I have a blog post up at Risky Regencies today about Anglican church layouts, seating, and box pews in the Regency.
I had never heard of box pews until I started writing the Lively St. Lemeston series! However, they were much more common in England during the Regency than bench-style pews. Wikipedia explains:
“Box pews provided privacy and allowed the family to sit together. In the 17th century they could include windows, curtains, tables and even fireplaces, and were treated as personal property that could be willed to legatees. Sometimes the paneling was so high it was difficult to see out, and the privacy was used as a cover for non-devotional activity….By the eighteenth century it became normal to install formal box pews instead of random personal constructions. This provided a more classic line to the church, although Sir Christopher Wren objected to pews in his churches. With the mid-19th century church reforms, box pews were generally swept away and replaced by bench pews. However a number of examples still remain in various churches throughout the United Kingdom.”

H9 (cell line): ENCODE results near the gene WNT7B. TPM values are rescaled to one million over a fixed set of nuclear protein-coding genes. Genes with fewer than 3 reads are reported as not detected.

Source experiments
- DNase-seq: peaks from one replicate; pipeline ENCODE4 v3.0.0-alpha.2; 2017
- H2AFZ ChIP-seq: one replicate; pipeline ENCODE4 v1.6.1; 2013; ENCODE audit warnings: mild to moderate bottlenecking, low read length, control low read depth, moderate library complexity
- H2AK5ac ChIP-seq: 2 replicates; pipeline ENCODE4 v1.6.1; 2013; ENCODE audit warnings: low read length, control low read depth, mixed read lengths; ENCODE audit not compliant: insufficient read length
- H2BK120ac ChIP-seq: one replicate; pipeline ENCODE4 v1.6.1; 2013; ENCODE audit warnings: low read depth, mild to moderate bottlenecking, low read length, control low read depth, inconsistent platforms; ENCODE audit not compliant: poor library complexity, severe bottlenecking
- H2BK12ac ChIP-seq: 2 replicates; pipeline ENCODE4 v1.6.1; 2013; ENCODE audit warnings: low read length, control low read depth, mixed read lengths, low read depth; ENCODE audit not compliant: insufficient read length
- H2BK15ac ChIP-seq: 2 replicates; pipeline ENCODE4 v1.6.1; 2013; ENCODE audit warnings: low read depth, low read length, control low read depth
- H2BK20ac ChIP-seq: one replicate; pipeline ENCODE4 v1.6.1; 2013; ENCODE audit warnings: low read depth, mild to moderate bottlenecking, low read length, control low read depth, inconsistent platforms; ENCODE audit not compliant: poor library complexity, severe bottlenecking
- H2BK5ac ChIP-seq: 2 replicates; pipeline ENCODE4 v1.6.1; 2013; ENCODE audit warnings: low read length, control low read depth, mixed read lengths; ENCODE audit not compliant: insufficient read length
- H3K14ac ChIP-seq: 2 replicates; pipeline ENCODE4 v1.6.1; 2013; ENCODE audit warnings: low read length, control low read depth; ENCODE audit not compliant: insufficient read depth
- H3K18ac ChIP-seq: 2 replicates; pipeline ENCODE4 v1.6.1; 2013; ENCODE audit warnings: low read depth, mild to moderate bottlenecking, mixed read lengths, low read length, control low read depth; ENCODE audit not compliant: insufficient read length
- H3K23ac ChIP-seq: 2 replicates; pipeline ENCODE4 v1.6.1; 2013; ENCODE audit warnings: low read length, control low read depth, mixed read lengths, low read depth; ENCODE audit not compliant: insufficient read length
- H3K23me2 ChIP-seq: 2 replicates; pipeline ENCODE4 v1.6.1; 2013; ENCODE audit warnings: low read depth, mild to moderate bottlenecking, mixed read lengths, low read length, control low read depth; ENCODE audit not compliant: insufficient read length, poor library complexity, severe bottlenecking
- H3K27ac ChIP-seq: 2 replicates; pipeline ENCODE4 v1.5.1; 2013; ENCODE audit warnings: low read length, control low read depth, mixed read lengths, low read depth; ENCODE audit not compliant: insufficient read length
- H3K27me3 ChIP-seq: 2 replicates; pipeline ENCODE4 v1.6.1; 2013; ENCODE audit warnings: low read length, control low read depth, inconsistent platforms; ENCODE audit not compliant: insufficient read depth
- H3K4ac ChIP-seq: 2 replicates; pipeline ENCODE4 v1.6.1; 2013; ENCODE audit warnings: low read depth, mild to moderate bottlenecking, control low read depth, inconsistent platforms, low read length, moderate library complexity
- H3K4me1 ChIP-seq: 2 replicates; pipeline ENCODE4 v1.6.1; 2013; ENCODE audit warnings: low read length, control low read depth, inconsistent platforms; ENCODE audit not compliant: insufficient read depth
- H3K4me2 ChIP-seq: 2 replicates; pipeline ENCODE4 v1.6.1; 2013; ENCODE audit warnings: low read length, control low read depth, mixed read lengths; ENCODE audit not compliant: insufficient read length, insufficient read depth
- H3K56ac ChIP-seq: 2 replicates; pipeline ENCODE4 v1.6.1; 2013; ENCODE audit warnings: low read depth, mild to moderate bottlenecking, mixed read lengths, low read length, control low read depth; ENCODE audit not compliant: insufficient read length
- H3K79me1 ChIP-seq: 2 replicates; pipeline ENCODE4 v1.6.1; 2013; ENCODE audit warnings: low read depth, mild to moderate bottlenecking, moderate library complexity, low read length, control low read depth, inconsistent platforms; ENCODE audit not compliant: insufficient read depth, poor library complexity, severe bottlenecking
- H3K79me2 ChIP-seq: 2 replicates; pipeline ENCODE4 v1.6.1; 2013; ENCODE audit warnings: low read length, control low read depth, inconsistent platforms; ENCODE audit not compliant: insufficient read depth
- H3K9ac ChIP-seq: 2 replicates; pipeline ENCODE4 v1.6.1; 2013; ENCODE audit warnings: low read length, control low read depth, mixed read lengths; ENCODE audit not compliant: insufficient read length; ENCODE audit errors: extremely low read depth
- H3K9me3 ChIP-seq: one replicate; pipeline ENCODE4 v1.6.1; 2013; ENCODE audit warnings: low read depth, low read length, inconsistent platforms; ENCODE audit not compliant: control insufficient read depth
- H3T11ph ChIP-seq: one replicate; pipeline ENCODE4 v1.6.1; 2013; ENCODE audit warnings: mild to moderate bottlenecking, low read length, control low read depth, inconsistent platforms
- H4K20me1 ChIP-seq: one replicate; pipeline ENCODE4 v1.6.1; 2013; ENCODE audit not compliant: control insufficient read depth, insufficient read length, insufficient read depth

Note that part of the church reforms involved changing how clergymen were paid—fees from renting pews provided a good chunk of their salaries previously, so they resisted replacing them with more efficient seating.
Read the rest. (There are a lot more illustrations!)